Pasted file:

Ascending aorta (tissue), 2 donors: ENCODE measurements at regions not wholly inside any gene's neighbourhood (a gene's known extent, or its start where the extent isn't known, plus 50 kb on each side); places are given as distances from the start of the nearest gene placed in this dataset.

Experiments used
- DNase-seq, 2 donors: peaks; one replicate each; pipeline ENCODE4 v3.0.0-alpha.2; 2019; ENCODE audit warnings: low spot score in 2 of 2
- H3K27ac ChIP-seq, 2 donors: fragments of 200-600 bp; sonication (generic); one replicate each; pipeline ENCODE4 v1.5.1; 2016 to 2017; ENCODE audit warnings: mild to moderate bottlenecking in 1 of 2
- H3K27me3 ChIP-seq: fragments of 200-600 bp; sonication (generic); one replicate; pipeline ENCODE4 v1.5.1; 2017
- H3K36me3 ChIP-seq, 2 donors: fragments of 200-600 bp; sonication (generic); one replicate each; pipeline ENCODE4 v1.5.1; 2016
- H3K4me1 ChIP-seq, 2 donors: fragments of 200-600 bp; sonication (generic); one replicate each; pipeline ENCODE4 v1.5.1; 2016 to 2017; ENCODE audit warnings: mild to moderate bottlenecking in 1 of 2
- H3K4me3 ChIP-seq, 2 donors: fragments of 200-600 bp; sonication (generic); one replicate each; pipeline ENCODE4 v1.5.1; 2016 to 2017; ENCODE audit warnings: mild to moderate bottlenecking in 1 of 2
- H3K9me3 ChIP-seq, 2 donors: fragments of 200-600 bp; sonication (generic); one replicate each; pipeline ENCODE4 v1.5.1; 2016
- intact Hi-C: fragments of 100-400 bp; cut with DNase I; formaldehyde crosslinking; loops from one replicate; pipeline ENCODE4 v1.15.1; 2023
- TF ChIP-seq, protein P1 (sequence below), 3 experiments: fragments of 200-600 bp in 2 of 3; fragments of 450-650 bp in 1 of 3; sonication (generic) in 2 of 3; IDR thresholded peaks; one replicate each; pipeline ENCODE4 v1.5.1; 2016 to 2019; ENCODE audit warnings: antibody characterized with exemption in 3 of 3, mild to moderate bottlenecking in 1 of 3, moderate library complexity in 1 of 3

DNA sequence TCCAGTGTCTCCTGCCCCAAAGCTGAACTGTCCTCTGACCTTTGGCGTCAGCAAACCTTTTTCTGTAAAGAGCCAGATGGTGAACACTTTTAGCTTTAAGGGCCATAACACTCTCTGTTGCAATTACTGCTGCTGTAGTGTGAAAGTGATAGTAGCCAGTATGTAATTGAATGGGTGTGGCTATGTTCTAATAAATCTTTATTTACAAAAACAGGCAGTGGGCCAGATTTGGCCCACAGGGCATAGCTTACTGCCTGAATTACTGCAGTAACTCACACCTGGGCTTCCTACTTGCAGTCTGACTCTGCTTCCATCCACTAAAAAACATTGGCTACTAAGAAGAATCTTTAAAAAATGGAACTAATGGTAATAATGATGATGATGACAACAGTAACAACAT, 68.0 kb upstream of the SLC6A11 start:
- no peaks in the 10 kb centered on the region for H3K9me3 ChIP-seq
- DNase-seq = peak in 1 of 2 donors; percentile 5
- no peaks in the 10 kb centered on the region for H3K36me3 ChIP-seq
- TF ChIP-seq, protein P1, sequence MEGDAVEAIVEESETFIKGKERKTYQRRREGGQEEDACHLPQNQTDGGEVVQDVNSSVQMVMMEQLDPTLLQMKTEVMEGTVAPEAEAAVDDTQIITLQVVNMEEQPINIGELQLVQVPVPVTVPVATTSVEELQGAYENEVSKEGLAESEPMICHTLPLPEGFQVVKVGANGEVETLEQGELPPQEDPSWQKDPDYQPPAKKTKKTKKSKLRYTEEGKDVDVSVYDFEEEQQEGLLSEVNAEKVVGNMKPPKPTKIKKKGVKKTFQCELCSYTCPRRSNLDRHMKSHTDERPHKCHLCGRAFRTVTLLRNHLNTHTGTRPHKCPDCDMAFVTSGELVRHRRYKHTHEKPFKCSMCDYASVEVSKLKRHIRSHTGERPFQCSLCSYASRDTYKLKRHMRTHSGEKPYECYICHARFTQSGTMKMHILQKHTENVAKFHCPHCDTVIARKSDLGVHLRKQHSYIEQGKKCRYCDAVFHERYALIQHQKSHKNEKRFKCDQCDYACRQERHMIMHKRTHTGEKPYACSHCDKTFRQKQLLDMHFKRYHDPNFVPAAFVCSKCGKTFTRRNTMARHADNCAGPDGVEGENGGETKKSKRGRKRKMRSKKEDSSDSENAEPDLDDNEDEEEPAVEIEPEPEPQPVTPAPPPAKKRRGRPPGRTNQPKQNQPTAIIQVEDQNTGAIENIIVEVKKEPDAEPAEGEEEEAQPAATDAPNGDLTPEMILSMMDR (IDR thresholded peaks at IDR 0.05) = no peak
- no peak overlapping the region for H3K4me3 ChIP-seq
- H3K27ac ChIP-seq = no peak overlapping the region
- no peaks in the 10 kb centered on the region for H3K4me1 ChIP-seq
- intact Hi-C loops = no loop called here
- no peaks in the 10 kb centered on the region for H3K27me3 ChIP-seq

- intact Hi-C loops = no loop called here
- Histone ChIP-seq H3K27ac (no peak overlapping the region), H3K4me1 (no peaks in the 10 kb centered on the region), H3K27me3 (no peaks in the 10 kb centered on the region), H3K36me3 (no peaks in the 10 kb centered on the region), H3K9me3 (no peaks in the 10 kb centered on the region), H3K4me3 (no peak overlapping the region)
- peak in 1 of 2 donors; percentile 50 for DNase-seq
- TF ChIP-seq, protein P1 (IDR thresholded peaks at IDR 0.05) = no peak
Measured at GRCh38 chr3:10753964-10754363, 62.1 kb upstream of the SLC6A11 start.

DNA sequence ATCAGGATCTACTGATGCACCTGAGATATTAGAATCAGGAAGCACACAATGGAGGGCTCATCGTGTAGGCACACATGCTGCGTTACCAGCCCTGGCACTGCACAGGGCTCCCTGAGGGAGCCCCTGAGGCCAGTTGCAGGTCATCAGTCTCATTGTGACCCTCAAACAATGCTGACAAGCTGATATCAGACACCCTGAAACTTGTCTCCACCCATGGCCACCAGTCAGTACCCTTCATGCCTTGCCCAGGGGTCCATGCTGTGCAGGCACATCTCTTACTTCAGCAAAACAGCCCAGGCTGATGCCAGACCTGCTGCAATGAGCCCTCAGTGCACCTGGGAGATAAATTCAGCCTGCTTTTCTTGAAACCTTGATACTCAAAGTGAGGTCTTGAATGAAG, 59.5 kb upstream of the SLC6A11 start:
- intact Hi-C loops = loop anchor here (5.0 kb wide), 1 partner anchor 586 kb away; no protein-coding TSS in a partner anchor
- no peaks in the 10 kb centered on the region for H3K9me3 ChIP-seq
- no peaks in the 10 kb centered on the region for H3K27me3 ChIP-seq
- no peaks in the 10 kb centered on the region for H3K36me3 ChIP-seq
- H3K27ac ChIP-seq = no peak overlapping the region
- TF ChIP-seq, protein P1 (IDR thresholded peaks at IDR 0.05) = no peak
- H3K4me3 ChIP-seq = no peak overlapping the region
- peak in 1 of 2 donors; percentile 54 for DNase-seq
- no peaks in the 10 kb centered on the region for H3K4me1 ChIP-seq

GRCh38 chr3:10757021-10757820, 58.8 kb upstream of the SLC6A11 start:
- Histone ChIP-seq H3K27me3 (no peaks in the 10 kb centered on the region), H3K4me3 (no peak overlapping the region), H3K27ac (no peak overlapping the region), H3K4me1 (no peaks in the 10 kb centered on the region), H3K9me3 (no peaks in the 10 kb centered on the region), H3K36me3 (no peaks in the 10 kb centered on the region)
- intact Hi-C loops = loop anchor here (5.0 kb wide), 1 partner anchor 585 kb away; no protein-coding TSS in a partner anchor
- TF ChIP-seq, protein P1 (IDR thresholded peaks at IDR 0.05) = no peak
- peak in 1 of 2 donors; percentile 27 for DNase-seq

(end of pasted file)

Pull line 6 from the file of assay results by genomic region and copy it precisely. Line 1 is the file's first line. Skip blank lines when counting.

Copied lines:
- H3K36me3 ChIP-seq, 2 donors: fragments of 200-600 bp; sonication (generic); one replicate each; pipeline ENCODE4 v1.5.1; 2016